Heads up to a broadcast tomorrow morning (and chances are I'll forget to mention it tomorrow morning so this may be the only heads up). On KPFA at seven a.m. PT, nine a.m. CT and ten a.m. ET, Andrea Lewis (a favorite of Ruth's) will interview a family from Baghdad on The Morning Show. One more time, KPFA, Wednesday morning. The broadcast will be archived so if you miss it, check the archives. At a time when the New York Timid doesn't even try to provide an imitation of reality, this should be worth hearing. (You can listen to KPFA, free of charge, online if you're not in their broadcasting area.)
I'm tired (and only back home less than an hour ago), so we'll just do a link-fest. (And don't expect much from tomorrow morning's entry or entries.)
Make love not war. Sounds a little cloying, but it might be the solution for some of the estimated hundreds of AWOL American soldiers roaming Canadian streets.
As war resisters Jeremy Hinzman and Brandon Hughey await the ruling on their appeal of an earlier failed refugee bid, activists are watching the fate of newly hitched GI Darrell Anderson.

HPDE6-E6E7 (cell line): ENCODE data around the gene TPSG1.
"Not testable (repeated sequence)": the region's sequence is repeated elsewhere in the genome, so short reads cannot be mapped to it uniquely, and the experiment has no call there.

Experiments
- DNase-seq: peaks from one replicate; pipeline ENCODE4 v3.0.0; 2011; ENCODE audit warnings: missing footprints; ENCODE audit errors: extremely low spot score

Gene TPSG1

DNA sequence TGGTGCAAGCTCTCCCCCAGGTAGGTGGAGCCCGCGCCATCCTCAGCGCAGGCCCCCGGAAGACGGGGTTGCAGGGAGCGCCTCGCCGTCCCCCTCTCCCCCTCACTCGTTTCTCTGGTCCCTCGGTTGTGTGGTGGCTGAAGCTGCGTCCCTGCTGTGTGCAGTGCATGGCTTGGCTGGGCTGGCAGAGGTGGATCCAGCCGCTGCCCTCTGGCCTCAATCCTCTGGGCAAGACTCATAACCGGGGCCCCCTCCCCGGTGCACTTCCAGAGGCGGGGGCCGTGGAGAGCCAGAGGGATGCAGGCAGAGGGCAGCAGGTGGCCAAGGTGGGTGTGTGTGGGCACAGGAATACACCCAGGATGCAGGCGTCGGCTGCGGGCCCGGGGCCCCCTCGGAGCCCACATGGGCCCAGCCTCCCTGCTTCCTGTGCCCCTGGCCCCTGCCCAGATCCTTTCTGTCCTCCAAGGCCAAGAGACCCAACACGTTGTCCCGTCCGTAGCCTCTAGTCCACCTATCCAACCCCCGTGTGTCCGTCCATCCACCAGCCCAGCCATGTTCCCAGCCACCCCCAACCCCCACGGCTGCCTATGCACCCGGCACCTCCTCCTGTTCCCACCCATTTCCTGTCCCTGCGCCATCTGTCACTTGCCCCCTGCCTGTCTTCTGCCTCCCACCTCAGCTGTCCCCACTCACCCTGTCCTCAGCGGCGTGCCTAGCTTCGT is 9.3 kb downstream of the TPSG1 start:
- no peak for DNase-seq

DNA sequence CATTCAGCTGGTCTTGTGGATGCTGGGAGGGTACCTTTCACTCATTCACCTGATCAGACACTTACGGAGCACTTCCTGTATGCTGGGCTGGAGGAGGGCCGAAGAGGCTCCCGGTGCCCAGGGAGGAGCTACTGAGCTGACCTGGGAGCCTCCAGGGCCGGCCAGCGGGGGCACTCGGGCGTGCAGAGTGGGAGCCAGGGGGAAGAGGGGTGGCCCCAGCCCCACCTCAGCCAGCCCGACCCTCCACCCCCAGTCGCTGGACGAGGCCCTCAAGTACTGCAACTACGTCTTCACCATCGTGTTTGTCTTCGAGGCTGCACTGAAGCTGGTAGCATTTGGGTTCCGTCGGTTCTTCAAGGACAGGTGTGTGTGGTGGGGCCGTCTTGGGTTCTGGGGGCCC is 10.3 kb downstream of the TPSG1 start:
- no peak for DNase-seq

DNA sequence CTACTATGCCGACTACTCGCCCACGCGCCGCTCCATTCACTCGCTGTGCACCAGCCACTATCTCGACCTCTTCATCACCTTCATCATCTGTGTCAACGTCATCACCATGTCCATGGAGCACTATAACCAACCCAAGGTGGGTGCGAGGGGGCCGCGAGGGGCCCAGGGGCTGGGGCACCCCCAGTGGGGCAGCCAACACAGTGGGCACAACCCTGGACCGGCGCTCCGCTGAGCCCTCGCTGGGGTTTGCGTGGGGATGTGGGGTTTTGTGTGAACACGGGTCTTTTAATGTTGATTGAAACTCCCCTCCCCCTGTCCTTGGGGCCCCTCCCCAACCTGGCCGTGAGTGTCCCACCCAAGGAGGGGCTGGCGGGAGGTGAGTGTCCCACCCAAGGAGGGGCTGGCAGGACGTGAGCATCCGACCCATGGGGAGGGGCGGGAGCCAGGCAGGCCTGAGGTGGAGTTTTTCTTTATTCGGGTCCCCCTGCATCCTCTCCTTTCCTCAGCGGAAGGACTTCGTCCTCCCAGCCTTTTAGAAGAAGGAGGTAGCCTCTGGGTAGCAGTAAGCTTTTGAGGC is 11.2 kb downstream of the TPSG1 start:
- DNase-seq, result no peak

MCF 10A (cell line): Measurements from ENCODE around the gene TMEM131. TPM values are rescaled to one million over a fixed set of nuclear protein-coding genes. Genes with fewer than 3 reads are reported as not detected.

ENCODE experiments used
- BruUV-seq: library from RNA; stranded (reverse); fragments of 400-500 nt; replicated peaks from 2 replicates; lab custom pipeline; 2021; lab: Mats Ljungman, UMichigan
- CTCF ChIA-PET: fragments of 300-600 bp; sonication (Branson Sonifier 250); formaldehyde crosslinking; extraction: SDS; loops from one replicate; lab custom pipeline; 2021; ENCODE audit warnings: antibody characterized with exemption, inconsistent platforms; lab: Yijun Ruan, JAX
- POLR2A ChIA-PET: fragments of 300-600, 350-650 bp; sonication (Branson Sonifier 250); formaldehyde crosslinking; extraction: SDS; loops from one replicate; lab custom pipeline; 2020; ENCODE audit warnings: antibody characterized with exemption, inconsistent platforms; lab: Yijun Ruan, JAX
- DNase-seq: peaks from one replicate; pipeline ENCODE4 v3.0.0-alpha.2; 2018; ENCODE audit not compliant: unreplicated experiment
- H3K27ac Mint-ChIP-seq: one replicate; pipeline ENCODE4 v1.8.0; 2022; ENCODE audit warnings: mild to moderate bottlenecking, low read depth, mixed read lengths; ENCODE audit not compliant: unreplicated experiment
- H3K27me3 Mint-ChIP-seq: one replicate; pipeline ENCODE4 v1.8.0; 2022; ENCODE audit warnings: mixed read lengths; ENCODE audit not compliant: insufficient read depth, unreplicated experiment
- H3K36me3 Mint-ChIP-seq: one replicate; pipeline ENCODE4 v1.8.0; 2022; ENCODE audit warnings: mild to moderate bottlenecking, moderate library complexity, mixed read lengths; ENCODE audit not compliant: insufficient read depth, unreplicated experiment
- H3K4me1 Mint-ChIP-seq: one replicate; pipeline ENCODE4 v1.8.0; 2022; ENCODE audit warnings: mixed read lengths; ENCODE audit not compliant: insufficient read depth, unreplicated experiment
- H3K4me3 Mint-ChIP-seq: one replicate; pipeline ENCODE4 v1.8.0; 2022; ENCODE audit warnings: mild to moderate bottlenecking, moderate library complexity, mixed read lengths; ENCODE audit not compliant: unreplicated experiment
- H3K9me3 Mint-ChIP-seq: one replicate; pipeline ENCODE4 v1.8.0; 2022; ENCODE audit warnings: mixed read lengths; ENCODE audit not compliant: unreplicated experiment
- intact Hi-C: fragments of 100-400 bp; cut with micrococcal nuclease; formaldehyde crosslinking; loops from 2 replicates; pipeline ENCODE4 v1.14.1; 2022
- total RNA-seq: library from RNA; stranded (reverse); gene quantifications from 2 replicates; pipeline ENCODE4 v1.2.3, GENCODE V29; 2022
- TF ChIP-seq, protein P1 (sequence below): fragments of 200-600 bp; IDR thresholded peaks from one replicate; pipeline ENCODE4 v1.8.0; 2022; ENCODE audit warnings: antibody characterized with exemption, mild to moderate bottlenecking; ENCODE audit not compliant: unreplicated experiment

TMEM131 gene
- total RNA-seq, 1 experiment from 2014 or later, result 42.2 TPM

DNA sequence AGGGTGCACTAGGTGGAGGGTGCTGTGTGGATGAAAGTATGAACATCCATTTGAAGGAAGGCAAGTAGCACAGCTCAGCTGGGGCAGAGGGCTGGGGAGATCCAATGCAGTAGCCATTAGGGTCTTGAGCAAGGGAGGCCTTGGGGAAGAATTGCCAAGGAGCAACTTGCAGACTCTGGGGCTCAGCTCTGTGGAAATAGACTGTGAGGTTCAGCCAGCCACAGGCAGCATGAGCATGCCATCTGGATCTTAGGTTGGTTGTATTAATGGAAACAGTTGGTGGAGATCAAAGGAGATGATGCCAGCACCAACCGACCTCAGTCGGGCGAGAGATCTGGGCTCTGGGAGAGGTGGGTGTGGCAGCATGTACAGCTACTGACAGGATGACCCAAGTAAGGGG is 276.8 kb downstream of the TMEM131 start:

The Kentucky-born former combatant in Iraq, now on the lam in T.O., says he adores Canada. "I love the tolerance, I love the attitude," he says. In fact, Anderson loves Canadians so much, on February 13 he married one -- Torontonian Gail Greer.
The question is, will Canadian wedlock save Anderson from deportation to a U.S. jail? Anderson says his own refugee application was dismissed when he accidentally found himself without legal counsel at his hearing in January.
"I think Anderson could have been deported within months," says his lawyer, Andrew Brouwer. But before you could say "Canuck," he and Greer were married, and now he's applying for spousal sponsorship to become a landed immigrant.
"The timing does coincide with Darrell risking deportation," says Greer. "But we were planning to get married anyway. That just gave us a date."
Vic noted the above from Albert Nerenberg's "Lovers in a dangerous time: Can wedlock save AWOL U.S. soldiers from deportation?" (NOW).
On the demonstrations to note the third anniversary of Bully Boy's illegal war of choice,
Tori notes "'Chain of Concern' seeks end to war" (Bangor Daily News via Military Families Speak Out):
Military service runs deep in Vic Kraft's family.
Sean Kraft returned a changed man after spending nine months in Iraq as a medic at the infamous Abu Graib prison.
He has post-traumatic stress disorder: unexplainable rises in blood pressure and heart rate, and has nightmares.
Vic Kraft of Bangor, who works as a private investigator, has also changed, he said Saturday: From a moderate conservative, he has become a staunch opponent of the U.S. war in Iraq.
"There won't be another Kraft fighting a war if I have anything to do with it," Kraft said as he stood in a long line of protesters that stretched Saturday from Cascade Park toward Eastern Maine Medical Center.
The hour-long "Chain of Concern" marked the third anniversary of the Iraq war.